Director: Nemai Ghosh; Writer: Swarnakamal Bhattacharya; Producer: Bimal Dey; Cinematographer: Nemai Ghosh, Biswanath Ganguly; Editor: Gobardhan Adhikari; Cast: Prematosh Roy, Gangapada Basu, Sova Sen, Shanta Devi, Shanti Mitra, Sushil Sen, Jalad Chatterjee, Bijon Bhattacharya, Ritwik Ghatak
Duration: 01:38:03; Aspect Ratio: 1.333:1; Hue: 122.568; Saturation: 0.003; Lightness: 0.468; Volume: 0.193; Cuts per Minute: 18.305; Words per Minute: 44.971
Summary: This seminal film in the evolution of Bengali cinematic realism tells of a large group of farmers from East Bengal who, on Partition, have to migrate to Calcutta. Made with IPTA support, the film used several people from refugee camps to represent their fictional equivalents. Its two legendary
highlights are the scene of the old woman clinging to the doorpost of her ancestral house, refusing to leave, and the arrival of the peasants at Sealdah station amid thousands of real refugees living on the pavement. Other remarkable scenes include the long train journey, cut to the rocking movement of the passengers as they try to sleep or stand in the crowd. Despite its strong documentary overtones with people enacting their actual experiences (including the old woman), it is the folk-derived IPTA acting style that sets the tone, punctuated by tight close-ups, usually of the hero (Roy), the only politically aware member of the group, who looks for his community on Calcutta’s streets. The film came to exemplify realism as consisting, in Ghosh’s words, six different principles: no professional actors, no make-up (except whiskers), no out- takes, no songs, concealed camera on all occasions, and dialogue with a strongly regional dialect. Early commentators (including Mrinal Sen, writing in Parichay) criticised the film for its narrative and stylistic incoherence, although it is much closer to the spirit of IPTA’s famed stage production of Nabanna than IPTA’s own film version of that play, Dharti Ke Lal (1946). Gangapada Basu, who plays the leader of the group, had acted in the original play, and went on to do notable roles in Jalsaghar (1958) and Kanchan Ranga (1964). The film was made under trying conditions, including police harassment (e.g. the script was seized following a court order). Post- production censorship imposed some compromises and the film was released only following the intervention of New Theatres’ B.N. Sircar. It was a commercial failure but recovered its costs when the USSR bought it on Pudovkin’s recommendation (cf. his long essay in Pravda, 6.12.1951), where it was dubbed and retitled Obejdolni. This was Ghatak’s first extended encounter with cinema, functioning as actor and assistant director. According to Ghosh, Satyajit Ray, then an art director with an advertising agency, informally contributed to the initial screenplay.
Annotated by Moinak Biswas and Maharghya Chakraborty, adapting Biswas' essay 'The City and the Real: Chhinnamul and the Left Cultural Movement in the 1940s' (2006)
The title music of this otherwise experimental film follows closely the conventions of studio productions of the time, in composition and instrumentation. The music director Kalobaran worked in the industry.
The opening credits show names of various writers and artists associated with the left-wing Progressive Writers' Association' (PWA) and the 'Indian People's Theatre Association' (IPTA), namely the writer Swarnakamal Bhattacharya, actors Gangapada Bose, Charuprakash Ghosh, Sova Sen, Bijan Bhattacharya, Ritwik Ghatak (who had started working in the film industry by 1951)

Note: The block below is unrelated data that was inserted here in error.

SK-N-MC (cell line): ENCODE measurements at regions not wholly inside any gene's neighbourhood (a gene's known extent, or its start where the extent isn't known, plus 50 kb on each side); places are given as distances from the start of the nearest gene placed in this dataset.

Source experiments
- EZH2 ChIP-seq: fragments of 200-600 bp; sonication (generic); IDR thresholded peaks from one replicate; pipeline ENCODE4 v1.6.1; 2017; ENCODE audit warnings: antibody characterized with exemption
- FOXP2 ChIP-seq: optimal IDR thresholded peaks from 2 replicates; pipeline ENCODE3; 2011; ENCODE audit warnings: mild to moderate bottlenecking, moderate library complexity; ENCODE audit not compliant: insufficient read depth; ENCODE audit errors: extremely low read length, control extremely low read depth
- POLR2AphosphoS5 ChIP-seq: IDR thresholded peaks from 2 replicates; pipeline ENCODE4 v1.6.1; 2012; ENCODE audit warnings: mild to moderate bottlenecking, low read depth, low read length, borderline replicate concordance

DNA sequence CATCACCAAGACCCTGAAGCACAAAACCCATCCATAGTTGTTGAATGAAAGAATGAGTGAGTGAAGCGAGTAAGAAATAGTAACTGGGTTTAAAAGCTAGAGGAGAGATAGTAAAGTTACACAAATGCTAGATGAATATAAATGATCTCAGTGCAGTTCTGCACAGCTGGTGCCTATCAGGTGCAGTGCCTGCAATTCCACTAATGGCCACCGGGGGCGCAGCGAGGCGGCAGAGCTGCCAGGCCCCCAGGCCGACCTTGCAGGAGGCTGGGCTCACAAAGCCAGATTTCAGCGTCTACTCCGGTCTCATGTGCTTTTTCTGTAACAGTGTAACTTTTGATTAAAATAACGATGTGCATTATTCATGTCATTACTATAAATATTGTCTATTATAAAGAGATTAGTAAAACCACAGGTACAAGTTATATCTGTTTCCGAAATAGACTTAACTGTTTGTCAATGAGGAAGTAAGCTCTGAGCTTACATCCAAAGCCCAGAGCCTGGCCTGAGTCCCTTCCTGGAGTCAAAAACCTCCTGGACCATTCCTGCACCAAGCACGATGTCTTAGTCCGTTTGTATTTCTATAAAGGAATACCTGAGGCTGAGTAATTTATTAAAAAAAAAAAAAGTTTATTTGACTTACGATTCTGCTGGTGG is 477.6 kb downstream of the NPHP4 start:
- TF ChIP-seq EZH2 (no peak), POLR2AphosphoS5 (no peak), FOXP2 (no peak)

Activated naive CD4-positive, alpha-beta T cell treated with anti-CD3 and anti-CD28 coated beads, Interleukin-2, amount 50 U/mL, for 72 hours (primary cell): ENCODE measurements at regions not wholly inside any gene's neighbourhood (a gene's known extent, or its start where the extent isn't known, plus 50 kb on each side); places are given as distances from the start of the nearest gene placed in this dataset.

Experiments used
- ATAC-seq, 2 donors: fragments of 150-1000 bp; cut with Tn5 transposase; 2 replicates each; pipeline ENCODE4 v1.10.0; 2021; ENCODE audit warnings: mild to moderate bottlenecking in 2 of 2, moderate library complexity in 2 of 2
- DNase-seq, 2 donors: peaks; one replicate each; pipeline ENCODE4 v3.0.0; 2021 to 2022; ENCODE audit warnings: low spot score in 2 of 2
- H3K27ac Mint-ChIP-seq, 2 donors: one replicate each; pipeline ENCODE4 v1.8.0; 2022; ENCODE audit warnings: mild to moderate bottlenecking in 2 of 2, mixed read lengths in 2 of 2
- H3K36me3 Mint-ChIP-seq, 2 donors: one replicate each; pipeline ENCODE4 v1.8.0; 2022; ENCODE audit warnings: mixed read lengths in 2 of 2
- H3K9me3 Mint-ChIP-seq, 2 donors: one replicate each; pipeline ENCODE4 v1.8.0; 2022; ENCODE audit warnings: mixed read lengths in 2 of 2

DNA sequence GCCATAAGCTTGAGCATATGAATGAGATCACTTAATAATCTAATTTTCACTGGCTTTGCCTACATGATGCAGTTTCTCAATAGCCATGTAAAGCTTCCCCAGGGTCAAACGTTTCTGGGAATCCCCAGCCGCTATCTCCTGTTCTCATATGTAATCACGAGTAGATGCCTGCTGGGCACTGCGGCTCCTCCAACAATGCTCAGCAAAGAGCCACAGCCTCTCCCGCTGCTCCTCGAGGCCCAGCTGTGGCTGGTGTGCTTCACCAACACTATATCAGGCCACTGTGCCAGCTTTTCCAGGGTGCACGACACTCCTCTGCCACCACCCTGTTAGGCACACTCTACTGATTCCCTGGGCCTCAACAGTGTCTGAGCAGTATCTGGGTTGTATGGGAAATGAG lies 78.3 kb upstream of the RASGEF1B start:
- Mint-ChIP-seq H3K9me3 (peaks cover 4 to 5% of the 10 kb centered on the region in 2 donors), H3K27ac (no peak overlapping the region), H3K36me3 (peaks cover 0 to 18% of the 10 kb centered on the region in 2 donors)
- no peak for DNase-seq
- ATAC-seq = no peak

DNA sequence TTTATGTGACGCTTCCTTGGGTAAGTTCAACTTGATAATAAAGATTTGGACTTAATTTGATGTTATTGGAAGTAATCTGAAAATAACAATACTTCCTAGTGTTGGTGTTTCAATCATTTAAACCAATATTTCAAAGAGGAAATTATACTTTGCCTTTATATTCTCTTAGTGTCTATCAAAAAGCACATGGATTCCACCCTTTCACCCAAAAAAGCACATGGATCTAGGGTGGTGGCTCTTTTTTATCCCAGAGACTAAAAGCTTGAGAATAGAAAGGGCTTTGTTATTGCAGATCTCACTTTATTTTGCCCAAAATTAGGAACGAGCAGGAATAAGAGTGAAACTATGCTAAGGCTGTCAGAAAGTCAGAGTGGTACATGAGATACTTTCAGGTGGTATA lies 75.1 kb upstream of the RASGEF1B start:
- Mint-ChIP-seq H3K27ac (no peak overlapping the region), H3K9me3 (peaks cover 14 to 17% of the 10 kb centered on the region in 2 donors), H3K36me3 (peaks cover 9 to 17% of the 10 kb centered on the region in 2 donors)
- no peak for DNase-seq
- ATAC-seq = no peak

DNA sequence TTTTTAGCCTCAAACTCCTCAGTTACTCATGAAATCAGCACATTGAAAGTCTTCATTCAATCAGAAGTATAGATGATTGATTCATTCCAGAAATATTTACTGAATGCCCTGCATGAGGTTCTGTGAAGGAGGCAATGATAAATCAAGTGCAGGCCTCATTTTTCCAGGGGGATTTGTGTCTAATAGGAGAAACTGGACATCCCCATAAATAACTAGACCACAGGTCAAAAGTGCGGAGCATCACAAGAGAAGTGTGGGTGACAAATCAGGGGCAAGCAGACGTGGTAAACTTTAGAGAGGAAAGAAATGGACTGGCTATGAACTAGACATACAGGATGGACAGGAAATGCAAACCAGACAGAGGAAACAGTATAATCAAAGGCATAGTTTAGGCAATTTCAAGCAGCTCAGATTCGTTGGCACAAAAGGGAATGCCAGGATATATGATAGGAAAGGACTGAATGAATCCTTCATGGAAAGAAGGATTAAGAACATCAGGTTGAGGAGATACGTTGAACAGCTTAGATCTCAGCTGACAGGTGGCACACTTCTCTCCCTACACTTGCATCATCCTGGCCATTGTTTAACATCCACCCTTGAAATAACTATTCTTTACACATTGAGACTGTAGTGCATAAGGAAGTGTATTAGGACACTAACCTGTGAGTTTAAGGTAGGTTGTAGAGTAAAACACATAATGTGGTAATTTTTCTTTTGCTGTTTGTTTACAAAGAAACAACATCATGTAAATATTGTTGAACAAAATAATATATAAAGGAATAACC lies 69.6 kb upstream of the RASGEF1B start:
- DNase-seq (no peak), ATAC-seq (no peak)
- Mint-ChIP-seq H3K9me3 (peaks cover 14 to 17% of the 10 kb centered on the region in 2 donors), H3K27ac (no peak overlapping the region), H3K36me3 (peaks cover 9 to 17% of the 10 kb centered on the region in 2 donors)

A title announces it is going to be a ‘stark portrait of the victims of partition’. As it introduces the village ‘Naldanga’ and its inhabitants,the film adopts a very schematic, almost commentary-like exposition: the river, the mosque, the temple, a villager... We then find the protagonist of the first section, Srikanta, meeting a number of people, representing the village trades – the potter, the goldsmith, and the jute farmer. It is like a reconstructed documentary exposition. The land and the life, its imminent crisis – all this is presented to the outsider as it were, in the manner of ethnographic documentary. But the formal compulsion lying at the heart of Chinnamul is that in terms of representation, documentary realism is greatly restricted in the rural section, while it receives a boost in the city part.
Madhav clip 1: opening sequence
Soon after this we enter Srikanta’s home – the site of the family drama, of the story of the couple that will be used to finally round off what is essentially a scattered narrative. The set is done with the characteristic artifice of the studio era, a style that will slowly change in the early years of the fifties. The road outside the house is also shot in the studio lot as well as some of the meeting places of the villagers. As Srikanta and his wife talk about their conjugal dreams of a happy home we are taken through images of a bird and its nest. It comes as a straight metaphor but the bird motif is brought back time and again over the rest of the scenes at Srikanta’s home suggesting the nest being actually there.
The peasants talk about 'akaal' throughout, a word that stood for bad harvest and starvation, found in the literature, songs, drama of the period quite frequently, appearing much later in Mrinal Sen's films (eg. 'Akaler Sandhane' see https://indiancine.ma/ULV/info
). The dialogue on three occasions refers to the 1943 Great Bengal Famine that had seen 5 million peasants perishing within months.
The shadow of another 'akaal' looms over the people now. At the same time, they are aware that something of a large-scale historical change is coming about. They look up to Srikanta to explain that change. Srikanta is a political activist, but like many others in 1946-47, the partition is not something he could visualize. He tries to organize the peasants against the local landlords and their oppression.